Your June 29 editorial ("Slide in healthcare donations should be warning to execs," p. 124) unintentionally exaggerated the extent to which the downward trend in healthcare charitable donations affects community hospitals. The statistics cited, from the Association for Healthcare Philanthropy's latest Report on Giving, are inadequately qualified, and specific data on community hospitals are overlooked or overstated.
Most important, only 15.7% of the AHP's 1,422 not-for-profit U.S. member institutions participated in the survey, and less than half of all members are community hospitals. Therefore, at best, any survey results are but a partial picture of industry trends.
While cash contributions in 1997 to all institutions that participated in the survey did indeed decrease by 2.5% compared with those in 1996 (not the 3% the article cited-the difference seems small, but it actually represents tens of millions of dollars), "community hospitals reported an increase in total cash contributions, up 22.6%," to quote the survey directly. By comparison, my community hospital enjoyed a 39% increase in 1997 cash contributions, to more than $1.2 million from less than $900,000 in 1996.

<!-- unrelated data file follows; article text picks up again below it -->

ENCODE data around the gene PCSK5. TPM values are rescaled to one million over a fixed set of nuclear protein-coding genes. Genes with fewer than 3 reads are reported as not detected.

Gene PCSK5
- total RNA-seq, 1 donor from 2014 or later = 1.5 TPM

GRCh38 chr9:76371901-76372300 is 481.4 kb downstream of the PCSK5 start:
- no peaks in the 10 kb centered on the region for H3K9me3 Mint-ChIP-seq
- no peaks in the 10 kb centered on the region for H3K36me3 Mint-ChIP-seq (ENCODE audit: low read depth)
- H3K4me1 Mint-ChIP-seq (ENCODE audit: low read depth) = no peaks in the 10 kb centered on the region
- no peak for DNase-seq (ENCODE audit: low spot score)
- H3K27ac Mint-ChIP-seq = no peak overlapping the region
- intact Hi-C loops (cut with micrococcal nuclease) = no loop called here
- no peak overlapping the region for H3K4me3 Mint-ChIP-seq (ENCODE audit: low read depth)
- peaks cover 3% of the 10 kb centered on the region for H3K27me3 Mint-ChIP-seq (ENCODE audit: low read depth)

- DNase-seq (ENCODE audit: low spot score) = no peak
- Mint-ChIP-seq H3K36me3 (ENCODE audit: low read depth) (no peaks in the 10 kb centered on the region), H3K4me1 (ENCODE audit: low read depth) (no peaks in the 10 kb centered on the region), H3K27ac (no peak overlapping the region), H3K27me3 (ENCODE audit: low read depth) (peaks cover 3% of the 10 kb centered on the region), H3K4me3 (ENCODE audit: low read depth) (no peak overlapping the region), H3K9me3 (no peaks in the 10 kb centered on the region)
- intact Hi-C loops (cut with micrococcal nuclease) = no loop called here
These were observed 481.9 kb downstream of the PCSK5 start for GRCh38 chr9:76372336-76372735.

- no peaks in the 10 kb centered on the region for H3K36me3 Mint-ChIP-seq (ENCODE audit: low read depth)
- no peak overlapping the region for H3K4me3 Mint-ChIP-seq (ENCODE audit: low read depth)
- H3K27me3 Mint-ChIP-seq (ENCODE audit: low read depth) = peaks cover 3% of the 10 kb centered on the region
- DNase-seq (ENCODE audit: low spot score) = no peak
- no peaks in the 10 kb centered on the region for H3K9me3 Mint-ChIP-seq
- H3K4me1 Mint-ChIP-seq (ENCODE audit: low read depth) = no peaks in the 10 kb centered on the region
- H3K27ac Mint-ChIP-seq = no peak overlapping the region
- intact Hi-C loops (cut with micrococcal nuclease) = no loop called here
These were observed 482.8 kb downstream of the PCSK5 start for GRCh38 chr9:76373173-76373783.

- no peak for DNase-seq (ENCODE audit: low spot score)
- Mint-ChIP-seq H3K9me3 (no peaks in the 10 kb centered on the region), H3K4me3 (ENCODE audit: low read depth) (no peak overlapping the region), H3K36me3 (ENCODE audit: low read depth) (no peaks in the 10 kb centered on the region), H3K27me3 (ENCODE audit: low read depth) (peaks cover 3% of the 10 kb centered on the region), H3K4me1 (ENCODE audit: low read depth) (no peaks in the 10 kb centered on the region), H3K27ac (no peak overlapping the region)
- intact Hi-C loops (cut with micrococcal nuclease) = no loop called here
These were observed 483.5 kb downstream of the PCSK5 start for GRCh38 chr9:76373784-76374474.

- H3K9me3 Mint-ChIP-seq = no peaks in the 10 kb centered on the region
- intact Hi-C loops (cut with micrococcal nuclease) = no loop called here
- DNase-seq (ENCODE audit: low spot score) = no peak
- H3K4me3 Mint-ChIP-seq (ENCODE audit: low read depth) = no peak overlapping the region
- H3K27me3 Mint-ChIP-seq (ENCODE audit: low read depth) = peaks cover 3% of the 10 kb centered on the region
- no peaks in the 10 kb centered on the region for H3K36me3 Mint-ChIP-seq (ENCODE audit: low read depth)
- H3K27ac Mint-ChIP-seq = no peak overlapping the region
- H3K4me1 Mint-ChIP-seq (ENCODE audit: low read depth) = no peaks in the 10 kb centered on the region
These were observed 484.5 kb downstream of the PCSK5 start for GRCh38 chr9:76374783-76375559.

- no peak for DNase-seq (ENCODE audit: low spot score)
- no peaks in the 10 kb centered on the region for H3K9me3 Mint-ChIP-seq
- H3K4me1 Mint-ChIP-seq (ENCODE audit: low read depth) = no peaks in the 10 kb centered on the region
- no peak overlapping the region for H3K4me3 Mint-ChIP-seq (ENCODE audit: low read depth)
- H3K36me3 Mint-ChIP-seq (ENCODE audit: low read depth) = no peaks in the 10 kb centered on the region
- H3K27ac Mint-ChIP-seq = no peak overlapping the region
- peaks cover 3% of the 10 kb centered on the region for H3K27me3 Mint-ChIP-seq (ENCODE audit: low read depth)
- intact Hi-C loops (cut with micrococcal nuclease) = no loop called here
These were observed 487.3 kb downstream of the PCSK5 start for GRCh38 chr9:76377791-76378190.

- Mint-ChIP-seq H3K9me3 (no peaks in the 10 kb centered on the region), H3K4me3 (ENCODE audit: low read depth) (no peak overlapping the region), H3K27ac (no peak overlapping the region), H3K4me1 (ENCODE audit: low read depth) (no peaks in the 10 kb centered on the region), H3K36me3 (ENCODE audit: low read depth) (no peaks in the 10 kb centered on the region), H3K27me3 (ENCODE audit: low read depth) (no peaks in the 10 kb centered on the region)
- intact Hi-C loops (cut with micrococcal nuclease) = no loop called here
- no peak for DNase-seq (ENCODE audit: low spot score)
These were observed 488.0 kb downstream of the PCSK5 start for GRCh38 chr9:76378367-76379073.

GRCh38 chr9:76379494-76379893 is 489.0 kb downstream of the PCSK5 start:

The point is that statistics are tricky. Careful attention to all relevant data, within context, is the best policy.
Vice president of development
Phelps Memorial Hospital Center, Sleepy Hollow, N.Y>